double four patch by Paula the Quilter
One of my blog friends, Paula the Quilter (and knitter), invited me to join in the Around the World Blog Hop, which includes a few questions and answers:
What am I working on? Right now I am making two t-shirt quilts (in my head).
IT IS TIME, time to gather t-shirts and make a quilt for graduation. A family tradition for two generations now, and this year there are two high school seniors in the family.
A little background... In the 80s or 90s, I don't remember exactly when, I read an article in a magazine (remember those glossy soft book-like things where we used to get ideas) about a mom who had saved t-shirts from her child growing up (sports, school, vacation, etc.) and put them together in a quilt for the child to take to college. I loved this idea, so immediately started saving my kids' tees.
Around the turn of the century (2000), I made one for each of my two girls, the design all uniform, in rows, one-directional. Initially I used yarn to tie the quilt sandwich together, but found that did not last, so after much use those two got refurbished and quilted properly.
I thought I was finished making t-shirt quilts, you know - been there, done that!
THEN the grandkids started coming along, and they told me they were saving their t-shirts for their graduation quilt that granma Susan would make for them...
How does my work differ from others of its genre? The actual work of sewing and quilting does not differ from others, but the finished product is very personal and unique and full of granma love.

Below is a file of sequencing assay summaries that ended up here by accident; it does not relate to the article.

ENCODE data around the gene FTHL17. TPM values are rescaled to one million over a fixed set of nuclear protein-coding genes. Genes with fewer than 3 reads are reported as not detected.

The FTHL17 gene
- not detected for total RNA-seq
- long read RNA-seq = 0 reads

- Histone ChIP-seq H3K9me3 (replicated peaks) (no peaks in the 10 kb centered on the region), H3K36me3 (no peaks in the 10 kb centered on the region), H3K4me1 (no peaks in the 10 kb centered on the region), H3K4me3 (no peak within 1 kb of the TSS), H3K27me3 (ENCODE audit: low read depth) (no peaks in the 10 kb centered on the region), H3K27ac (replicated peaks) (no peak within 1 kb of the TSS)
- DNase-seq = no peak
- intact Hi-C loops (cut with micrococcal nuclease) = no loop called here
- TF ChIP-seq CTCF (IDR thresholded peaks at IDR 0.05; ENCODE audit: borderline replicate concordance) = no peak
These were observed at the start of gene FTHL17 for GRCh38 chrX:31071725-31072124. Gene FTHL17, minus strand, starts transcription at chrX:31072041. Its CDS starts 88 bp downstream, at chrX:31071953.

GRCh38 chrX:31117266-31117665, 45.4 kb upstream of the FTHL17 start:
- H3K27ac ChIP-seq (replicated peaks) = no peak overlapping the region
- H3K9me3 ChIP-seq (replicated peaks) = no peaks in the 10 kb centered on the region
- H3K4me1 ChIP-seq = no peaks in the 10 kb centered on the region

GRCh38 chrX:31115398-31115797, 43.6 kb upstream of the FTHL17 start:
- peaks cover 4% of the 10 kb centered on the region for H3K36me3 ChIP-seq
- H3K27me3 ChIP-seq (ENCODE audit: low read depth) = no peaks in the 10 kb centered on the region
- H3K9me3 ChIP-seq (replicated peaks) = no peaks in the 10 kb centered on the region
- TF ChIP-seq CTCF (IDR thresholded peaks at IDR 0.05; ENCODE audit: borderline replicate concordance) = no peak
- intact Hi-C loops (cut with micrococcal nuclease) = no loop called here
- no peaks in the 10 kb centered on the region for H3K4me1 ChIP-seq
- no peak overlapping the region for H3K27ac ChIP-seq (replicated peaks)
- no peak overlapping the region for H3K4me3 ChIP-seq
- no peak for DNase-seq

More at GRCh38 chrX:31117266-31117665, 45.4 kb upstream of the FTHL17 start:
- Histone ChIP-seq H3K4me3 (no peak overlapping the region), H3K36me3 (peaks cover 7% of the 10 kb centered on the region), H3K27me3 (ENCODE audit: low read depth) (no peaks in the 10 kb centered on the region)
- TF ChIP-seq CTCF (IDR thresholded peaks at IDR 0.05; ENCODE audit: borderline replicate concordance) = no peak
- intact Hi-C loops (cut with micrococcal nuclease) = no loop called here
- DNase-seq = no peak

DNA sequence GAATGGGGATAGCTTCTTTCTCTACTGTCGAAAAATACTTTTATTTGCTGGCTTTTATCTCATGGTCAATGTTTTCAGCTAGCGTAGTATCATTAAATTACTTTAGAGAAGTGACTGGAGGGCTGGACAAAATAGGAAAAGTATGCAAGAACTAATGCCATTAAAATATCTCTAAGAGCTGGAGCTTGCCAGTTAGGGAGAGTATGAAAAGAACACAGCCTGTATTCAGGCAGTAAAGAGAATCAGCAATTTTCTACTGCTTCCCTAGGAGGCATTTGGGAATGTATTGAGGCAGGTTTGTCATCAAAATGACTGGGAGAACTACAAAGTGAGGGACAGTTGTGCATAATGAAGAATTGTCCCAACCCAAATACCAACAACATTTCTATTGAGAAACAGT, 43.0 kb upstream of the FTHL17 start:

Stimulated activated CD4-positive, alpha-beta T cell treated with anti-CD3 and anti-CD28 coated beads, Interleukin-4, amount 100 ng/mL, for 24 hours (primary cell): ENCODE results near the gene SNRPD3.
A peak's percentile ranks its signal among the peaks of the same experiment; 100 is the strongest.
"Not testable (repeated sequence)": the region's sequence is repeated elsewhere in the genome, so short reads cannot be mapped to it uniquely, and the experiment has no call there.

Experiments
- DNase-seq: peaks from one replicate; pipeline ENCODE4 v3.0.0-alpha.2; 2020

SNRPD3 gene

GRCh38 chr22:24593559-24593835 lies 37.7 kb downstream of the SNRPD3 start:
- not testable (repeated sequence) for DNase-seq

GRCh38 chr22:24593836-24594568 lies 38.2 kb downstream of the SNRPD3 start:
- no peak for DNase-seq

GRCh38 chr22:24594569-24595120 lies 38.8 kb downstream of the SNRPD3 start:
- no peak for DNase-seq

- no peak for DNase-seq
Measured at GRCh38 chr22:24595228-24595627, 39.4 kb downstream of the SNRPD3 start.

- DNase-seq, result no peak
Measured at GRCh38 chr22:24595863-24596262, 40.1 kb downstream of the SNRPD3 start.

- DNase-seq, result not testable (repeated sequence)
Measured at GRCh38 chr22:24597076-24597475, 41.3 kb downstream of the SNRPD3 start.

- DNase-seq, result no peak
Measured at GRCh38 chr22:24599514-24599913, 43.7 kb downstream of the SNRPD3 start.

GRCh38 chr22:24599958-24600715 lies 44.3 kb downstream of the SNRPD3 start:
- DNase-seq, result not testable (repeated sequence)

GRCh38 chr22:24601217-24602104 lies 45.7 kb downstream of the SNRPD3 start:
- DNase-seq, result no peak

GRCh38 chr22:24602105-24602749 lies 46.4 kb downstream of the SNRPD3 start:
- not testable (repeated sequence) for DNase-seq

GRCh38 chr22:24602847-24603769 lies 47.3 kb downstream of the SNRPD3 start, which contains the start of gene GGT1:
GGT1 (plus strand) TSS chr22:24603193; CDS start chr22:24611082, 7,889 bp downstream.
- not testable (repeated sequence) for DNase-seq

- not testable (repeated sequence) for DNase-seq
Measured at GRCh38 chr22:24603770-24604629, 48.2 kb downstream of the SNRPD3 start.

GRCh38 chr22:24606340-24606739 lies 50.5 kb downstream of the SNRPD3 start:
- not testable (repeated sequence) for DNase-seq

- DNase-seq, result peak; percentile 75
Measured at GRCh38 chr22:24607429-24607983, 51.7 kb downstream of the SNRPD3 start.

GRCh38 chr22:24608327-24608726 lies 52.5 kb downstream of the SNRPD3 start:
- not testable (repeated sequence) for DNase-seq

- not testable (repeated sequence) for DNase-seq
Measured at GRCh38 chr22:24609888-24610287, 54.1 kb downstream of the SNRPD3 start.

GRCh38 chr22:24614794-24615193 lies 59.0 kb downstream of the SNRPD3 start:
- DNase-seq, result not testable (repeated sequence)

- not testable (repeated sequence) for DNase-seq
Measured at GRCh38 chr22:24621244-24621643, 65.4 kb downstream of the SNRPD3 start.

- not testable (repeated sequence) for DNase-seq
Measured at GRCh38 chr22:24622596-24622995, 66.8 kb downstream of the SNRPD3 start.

granddaughter Sarah's - all in rows, one direction, added t-scraps for border
grandson Kyle's - rows again but shirts turned different directions
Why do I create what I do? Tradition, family, memories, rite of passage, milestones, recycling.
NEXT I tried to do one without rows, and came up with this one (below), which was more in sections than rows, a little bit harder. Carrie wanted it more random, even without sashing, but I found that not using sashing at all made it too stretchy. This very minimal strip (1/2" black between the shirts) made the colors really pop out.
daughter Carrie's #2
NOW we are now caught up to present day. I have 2 more grandchildren to make quilts for - in time for graduation next spring.
With all these past experiences and pictures to build on, I asked my last two granddaughters what design, color theme, and backing they wanted for their t-shirt quilts. I showed them pictures of my past quilts and lots of links to ideas on Pinterest.
Madison: "I like Kyle's and Carrie's where they're not all just laid out in squares but instead rotated to fit and has the rectangles and squares. Maybe, if there's enough, use the squares from fronts of shirts as the border (like Sarah's)...just a thought. I'm gonna stick with basic black background. Flannel on the back! Don't know color yet..."
How does my creating process work? The creative process includes input from the person who will be receiving the quilt, time spent with that person, trial and error, and again lots of love!
Tee time table:
Save t-shirts forever
Give t-shirts to Granma by 11th grade
Last call for t-shirts mid 12th grade
Cut out designs to be used
First draft laid out on floor
Decide on layout and sizes
Iron on fusible backing
Cut out squares
Decide on color for strips
Sew together top
Get fabric for backing
Take to quilter
Pick up from quilter
SO, it is that time, time to start sewing on these quilts.
BUT, I am on the road, 1500 miles away from home and hearth and sewing machine.
When are you coming home to make my quilt, granma?